Having a timer go off that signals for you to switch gears is invaluable. We’ve all heard advice like, “Go for a walk!” but that can be hard to schedule or manage within a 9-5. By setting a specific amount of time for tasks, or just general work-time, you’re a lot better off!
Relatedly, you’ve probably heard me talk about Parkinson’s Law. It states that “work expands so as to fill the time available for its completion.” Figure out how long you’re going to work on something, allocate it, and then throw in a break or treat for your brain.
Tip #7: Recommended Books
At the moment, I have three books on my list for reading.
- “BRAIN HACKS: Life-Changing Strategies to Improve Executive Functioning ($12.88) by ADHD expert, Dr. Laura Honos-Webb. This book is all-encompassing for folks with ADHD, focusing on strategies that are implementable in the real world
- The Gift of Adult ADD by Dr. Laura Honos-Webb ($7.48) is a book that you should def order RIGHT NOW if you struggle with negative self-talk and “feeling like an idiot.” <3 The ADHD Advantage ($10.87) tells stories of successful adults with ADHD – a great listen!
Tip #8: It’s Okay to Hire Help
SO, I realize this isn’t an option for everyone. But if you find yourself avoiding cleaning and organizing, hire someone to do it. Rearrange and move funds if possible to make this happen.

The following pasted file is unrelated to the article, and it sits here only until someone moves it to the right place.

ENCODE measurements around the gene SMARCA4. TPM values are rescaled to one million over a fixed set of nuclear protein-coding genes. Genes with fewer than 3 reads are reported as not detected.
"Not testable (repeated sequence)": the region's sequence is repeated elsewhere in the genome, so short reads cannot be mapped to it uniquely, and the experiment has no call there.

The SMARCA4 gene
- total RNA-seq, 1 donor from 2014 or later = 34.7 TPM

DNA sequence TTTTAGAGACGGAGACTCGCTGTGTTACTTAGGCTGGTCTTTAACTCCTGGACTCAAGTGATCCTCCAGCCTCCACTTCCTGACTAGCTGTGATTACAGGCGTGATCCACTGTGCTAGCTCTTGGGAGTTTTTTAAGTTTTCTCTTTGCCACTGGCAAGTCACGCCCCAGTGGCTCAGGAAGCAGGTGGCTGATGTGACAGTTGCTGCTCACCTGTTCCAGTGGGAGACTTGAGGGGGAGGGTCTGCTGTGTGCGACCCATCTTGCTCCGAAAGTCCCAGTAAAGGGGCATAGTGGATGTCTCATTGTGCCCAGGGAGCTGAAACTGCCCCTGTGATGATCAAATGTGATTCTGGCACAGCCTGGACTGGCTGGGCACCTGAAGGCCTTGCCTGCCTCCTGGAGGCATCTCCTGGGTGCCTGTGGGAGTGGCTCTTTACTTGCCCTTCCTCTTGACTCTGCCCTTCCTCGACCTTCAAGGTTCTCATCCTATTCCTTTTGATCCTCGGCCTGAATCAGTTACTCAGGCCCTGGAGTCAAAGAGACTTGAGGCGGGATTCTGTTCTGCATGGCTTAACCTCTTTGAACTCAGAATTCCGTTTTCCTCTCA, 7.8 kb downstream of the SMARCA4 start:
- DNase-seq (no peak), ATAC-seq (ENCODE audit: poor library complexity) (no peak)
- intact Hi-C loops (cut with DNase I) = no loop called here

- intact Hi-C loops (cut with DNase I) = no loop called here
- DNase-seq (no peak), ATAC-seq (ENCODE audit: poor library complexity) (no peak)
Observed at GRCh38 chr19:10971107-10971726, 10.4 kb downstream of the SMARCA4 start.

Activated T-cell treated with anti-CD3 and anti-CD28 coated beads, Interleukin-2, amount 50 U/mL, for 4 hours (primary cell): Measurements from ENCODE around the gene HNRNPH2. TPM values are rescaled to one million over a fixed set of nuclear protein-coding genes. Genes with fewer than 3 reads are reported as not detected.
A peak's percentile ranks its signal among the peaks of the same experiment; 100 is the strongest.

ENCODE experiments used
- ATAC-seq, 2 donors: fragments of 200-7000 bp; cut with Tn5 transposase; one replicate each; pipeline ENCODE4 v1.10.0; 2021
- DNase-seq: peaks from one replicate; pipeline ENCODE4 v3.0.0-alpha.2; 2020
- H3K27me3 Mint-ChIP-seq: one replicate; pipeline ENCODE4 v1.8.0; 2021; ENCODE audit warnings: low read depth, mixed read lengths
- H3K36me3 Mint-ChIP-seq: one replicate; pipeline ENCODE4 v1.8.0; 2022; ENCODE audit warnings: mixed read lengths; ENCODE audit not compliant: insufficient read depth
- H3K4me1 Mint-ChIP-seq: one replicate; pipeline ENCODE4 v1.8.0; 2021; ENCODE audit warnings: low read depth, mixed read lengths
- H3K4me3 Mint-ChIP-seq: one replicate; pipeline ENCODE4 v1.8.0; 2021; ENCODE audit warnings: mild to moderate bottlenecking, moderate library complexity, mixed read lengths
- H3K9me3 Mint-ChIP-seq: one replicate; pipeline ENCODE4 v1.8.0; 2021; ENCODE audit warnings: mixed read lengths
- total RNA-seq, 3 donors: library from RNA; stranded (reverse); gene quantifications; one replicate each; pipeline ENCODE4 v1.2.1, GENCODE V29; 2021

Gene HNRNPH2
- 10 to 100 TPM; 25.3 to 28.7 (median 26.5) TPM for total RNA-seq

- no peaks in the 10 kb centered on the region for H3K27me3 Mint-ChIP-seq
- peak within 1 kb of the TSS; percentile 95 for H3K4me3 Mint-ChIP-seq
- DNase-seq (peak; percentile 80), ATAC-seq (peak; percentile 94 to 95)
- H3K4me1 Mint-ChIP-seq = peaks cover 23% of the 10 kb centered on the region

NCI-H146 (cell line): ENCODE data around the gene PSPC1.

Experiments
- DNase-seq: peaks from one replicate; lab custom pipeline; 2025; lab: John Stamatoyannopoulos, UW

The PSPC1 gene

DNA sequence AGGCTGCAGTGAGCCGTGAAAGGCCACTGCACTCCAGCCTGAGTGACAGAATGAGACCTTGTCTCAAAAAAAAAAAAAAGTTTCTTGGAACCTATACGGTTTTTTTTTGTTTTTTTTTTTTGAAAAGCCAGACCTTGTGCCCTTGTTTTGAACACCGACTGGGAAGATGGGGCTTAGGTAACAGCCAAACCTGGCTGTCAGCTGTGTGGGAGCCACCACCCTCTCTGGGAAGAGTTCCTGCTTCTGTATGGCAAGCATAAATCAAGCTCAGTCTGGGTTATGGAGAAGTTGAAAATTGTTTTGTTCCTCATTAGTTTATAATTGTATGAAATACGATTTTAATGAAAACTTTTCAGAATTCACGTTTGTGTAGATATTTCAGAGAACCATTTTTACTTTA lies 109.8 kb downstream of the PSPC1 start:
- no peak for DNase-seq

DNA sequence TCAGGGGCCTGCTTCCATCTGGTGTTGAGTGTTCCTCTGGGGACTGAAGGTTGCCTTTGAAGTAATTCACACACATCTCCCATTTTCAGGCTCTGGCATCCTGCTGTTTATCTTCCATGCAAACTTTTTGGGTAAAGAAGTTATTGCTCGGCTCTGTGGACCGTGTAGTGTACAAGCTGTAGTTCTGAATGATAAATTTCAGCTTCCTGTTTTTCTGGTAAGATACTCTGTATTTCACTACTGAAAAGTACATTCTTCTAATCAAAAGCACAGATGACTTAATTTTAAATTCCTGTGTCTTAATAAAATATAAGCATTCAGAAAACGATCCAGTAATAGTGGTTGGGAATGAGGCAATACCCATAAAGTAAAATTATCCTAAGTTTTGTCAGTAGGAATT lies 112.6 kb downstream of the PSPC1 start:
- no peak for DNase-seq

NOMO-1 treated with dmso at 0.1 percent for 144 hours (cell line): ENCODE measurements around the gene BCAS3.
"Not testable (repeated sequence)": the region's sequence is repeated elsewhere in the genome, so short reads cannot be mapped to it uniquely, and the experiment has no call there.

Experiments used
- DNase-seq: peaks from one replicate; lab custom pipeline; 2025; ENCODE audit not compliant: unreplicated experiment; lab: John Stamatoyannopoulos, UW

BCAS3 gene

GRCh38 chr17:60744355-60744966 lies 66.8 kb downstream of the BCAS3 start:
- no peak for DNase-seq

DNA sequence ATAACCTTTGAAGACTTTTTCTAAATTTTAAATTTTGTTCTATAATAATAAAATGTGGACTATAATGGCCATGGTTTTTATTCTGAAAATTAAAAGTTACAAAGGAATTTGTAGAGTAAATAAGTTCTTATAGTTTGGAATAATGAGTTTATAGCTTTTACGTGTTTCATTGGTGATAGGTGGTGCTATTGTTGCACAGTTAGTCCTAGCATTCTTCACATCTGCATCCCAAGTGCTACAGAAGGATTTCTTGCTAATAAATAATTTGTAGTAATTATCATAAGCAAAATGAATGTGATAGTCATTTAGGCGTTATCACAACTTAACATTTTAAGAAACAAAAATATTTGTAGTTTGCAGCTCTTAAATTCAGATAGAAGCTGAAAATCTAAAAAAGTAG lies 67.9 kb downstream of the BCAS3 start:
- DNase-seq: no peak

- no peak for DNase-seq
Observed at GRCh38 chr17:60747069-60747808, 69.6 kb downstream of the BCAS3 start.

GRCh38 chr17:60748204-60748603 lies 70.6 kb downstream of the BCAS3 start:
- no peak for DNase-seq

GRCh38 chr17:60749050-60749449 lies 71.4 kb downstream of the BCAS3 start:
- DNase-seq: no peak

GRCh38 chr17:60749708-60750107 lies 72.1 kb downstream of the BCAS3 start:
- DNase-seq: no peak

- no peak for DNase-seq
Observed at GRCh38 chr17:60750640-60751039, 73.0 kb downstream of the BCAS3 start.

I have seen such a relief in my life, now that I don’t bully myself for not bleaching the tile grout. Domestic labor is valuable, and hiring someone to do it – and paying them a fair wage – shows that you understand this value.
I struggle with keeping my car clean, so in 2019 I’m going to step it up a level, and get a membership at a car detailing place.
Other hacks of this nature include getting your groceries delivered, using a meal prep system like Blue Apron or Hello Fresh, etc. Figure out ways to streamline your life.
Remember that you bring unique things to this plane of existence. Sometimes you may feel like a Hot Mess™, and that’s okay. Start slowly testing new systems and hacks – don’t demand that you organize your ENTIRE HOUSE IN ONE WEEKEND, for fuck sake. <3
Pick one thing. Implement it. Set yourself up for success. Then add another. Thank your brain for being a creative wonderland. You got this <3